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Chapter 7

They Visit The Lake Of Yammo


From the Morai, we bent our steps toward an unoccupied arbor; and
here, refreshing ourselves with the viands presented by Borabolla, we
passed the night. And next morning proceeded to voyage round to the
opposite quarter of the island; where, in the sacred lake of Yammo,
stood the famous temple of Oro, also the great gallery of the inferior
deities.

The lake was but a portion of the smooth lagoon, made separate by an
arm of wooded reef, extending from the high western shore of the
island, and curving round toward a promontory, leaving a narrow
channel to the sea, almost invisible, however, from the land-locked
interior.

In this lake were many islets, all green with groves. Its main-shore
was a steep acclivity, with jutting points, each crowned with mossy
old altars of stone, or ruinous temples, darkly reflected in the
green, glassy water; while, from its long line of stately trees, the
low reef-side of the lake looked one verdant bluff.

Gliding in upon Yammo, its many islets greeted us like a little Mardi;
but ever and anon we started at long lines of phantoms in the water,
reflections of the long line of images on the shore.

Toward the islet of Dolzono we first directed our way; and there we
beheld the great gallery of the gods; a mighty temple, resting on one
hundred tall pillars of palm, each based, below the surface, on the
buried body of a man; its nave one vista of idols; names carved on
their foreheads: Ogre, Tripoo, Indrimarvoki, Parzillo, Vivivi,
Jojijojorora, Jorkraki, and innumerable others.

Crowds of attendants were new-grouping the images.

"My lord, you behold one of their principal occupations," said Mohi.

Said Media: "I have heard much of the famed image of Mujo, the Nursing
Mother;--can you point it out, Braid-Beard?"

"My lord, when last here, I saw Mujo at the head of this file; but
they must have removed it; I see it not now."

"Do these attendants, then," said Babbalanja, "so continually new-
marshal the idols, that visiting the gallery to-day, you are at a loss
to-morrow?"

"Even so," said Braid-Beard. "But behold, my lord, this image is Mujo."

We stood before an obelisk-idol, so towering, that gazing at it, we
were fain to throw back our heads. According to Mohi, winding stairs
led up through its legs; its abdomen a cellar, thick-stored with
gourds of old wine; its head, a hollow dome; in rude alto-relievo, its
scores of hillock-breasts were carved over with legions of baby
deities, frog-like sprawling; while, within, were secreted whole
litters of infant idols, there placed, to imbibe divinity from the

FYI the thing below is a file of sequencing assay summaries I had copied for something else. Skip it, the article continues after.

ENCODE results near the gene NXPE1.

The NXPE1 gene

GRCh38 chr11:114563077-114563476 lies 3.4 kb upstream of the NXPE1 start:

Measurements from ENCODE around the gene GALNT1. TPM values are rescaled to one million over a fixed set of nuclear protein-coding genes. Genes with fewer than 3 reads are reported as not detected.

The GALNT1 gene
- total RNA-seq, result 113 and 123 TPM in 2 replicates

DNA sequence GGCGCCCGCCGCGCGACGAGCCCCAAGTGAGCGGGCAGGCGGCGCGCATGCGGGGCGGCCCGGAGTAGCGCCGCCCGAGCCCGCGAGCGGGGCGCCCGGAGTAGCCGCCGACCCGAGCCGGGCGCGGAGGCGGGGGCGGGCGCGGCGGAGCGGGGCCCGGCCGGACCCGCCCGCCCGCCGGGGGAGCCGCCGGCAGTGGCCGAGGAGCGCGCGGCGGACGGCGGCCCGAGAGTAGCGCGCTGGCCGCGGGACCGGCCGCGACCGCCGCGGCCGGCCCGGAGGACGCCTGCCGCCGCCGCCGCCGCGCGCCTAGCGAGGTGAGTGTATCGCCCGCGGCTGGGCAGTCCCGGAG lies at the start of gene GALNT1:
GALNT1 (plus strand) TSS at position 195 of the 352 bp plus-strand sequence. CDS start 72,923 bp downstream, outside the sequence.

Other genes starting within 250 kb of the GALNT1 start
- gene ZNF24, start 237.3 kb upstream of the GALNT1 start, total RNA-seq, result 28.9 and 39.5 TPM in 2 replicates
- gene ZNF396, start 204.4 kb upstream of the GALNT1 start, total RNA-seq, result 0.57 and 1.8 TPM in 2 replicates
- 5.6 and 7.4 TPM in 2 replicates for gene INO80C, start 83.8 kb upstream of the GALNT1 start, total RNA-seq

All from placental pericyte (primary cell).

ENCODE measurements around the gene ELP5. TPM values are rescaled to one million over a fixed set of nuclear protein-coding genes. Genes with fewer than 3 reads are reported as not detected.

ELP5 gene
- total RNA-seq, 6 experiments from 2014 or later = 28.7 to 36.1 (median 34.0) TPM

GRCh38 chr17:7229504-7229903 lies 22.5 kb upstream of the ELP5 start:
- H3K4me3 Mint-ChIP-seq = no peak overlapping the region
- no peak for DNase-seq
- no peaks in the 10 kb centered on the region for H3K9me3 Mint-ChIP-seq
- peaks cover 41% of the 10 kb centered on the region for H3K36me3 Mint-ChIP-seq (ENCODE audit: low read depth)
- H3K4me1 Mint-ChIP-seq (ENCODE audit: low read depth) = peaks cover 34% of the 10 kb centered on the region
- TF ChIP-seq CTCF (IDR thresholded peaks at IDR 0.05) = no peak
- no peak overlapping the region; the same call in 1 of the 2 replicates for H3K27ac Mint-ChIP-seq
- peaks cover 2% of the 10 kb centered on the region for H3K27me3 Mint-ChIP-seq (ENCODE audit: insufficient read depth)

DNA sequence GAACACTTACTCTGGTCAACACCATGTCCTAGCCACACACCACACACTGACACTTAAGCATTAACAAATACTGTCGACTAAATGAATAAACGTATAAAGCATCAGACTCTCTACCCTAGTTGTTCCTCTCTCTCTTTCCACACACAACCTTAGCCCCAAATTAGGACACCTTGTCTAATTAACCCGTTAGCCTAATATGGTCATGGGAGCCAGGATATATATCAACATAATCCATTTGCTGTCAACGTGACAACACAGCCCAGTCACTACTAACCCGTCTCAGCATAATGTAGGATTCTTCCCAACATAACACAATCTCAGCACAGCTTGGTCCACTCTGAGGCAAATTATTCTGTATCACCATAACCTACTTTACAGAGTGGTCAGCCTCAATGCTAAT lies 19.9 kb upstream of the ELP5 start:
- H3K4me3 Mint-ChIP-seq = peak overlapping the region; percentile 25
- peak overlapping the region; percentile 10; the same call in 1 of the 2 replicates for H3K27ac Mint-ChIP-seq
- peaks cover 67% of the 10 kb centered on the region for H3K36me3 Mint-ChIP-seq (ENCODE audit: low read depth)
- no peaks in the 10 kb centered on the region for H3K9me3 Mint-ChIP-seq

knots of the wood.

As we stood, a strange subterranean sound was heard, mingled with a
gurgling as of wine being poured. Looking up, we beheld, through
arrow-slits and port-holes, three masks, cross-legged seated in the
abdomen, and holding stout wassail. But instantly upon descrying us,
they vanished deeper into the interior; and presently was heard a
sepulchral chant, and many groans and grievous tribulations.

Passing on, we came to an image, with a long anaconda-like posterior
development, wound round and round its own neck.

"This must be Oloo, the god of Suicides," said Babbalanja.

"Yes," said Mohi, "you perceive, my lord, how he lays violent tail
upon himself."

At length, the attendants having, in due order, new-deposed the long
lines of sphinxes and griffins, and many limbed images, a band of
them, in long flowing robes, began their morning chant.

"Awake Rarni! awake Foloona!
Awake unnumbered deities!"

With many similar invocations, to which the images made not the
slightest rejoinder. Not discouraged, however, the attendants now
separately proceeded to offer up petitions on behalf of various
tribes, retaining them for that purpose.

One prayed for abundance of rain, that the yams of Valapee might not
wilt in the ground; another for dry sunshine, as most favorable for
the present state of the Bread-fruit crop in Mondoldo.

Hearing all this, Babbalanja thus spoke:--"Doubtless, my lord Media,
besides these petitions we hear, there are ten thousand contradictory
prayers ascending to these idols. But methinks the gods will not jar
the eternal progression of things, by any hints from below; even were
it possible to satisfy conflicting desires."

Said Yoomy, "But I would pray, nevertheless, Babbalanja; for prayer
draws us near to our own souls, and purifies our thoughts. Nor will I
grant that our supplications are altogether in vain."

Still wandering among the images, Mohi had much to say, concerning
their respective claims to the reverence of the devout.

For though, in one way or other, all Mardians bowed to the supremacy
of Oro, they were not so unanimous concerning the inferior deities;
those supposed to be intermediately concerned in sublunary things.
Some nations sacrificed to one god; some to another; each maintaining,
that their own god was the most potential.

Observing that all the images were more or less defaced, Babbalanja
sought the reason.

To which, Braid-Beard made answer, that they had been thus defaced by
hostile devotees; who quarreling in the great gallery of the gods, and
getting beside themselves with rage, often sought to pull down, and
demolish each other's favorite idols.

"But behold," cried Babbalanja, "there seems not a single image
unmutilated. How is this, old man?"

"It is thus. While one faction defaces the images of its adversaries,
its own images are in like manner assailed; whence it comes that no
idol escapes."

"No more, no more, Braid-Beard," said Media. "Let us depart, and visit
the islet, where the god of all these gods is enshrined."


Herman Melville